Gunther and his partners at Luman are ultimately figuring out new ways to blend people, platform and purpose, in a way where they can engage with any organisation and help people enact their vision.
I hope that you find this video interesting, and that you too are inspired to develop new and innovative business models, ones which authentically combine people, platforms, purpose and of course planet. Below are some questions to help you in this quest.
Having watched the video, I thought that you may wish to use the video either as an invitation for dialogue within your organisations, or also as a training tool. With this in mind, these questions below may start off any discussions. I am sure you will have many of your own:
- What now is the focus of strategy in US new ventures, especially those related to innovation?
- How could hub-and-spoke structured business ventures and ecosystems impact on the overall strategy of large organisations?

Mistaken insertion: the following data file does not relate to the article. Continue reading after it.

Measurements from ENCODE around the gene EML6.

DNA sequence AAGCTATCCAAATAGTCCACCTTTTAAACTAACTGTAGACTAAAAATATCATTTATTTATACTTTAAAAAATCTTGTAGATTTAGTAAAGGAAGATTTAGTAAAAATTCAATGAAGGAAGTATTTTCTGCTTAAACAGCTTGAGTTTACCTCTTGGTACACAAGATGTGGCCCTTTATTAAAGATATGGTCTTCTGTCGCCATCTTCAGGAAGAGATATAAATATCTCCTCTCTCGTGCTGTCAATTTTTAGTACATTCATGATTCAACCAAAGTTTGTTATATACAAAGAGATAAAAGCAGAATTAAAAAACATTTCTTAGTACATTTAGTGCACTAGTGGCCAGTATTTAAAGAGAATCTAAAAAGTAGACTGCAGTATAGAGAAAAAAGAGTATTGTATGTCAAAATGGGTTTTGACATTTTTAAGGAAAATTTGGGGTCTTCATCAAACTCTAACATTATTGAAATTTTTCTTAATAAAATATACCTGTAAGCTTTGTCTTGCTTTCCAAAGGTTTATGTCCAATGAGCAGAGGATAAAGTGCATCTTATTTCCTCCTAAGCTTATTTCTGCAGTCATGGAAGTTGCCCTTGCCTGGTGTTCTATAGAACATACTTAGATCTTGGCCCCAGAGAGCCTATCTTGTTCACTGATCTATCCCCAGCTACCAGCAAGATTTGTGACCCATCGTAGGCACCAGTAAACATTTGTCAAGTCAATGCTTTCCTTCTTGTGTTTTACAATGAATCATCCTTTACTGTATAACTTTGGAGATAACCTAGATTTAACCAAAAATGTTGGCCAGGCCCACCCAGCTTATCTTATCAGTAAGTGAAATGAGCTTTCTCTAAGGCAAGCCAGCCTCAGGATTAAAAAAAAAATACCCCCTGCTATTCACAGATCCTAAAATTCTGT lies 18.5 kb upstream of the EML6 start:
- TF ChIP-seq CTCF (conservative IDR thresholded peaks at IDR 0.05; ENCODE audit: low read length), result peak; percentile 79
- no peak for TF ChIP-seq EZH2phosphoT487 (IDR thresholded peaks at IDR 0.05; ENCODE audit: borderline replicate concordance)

- Gunther is examining how information systems can transform organisations. Does your company have a well-developed information strategy from a human perspective?
- What happens when products and services are becoming commoditised at an accelerated rate?
- How can organisations help people to better constantly adapt to shifts in the market?
- With this vision of the future, how does this change the strategy for partnering, collaboration and co-creation?
- John Kotter in XLR8 is advocating a dual-operating system, one traditional and one extremely agile, within organisations. How does this compare with Gunther discussing hub-and-spoke?
- “Business is a lens into the human condition”. What did Gunther mean by this?
- How do people skills and empathy translate into organisational success?
- Which companies are successfully blending people, platforms and purpose?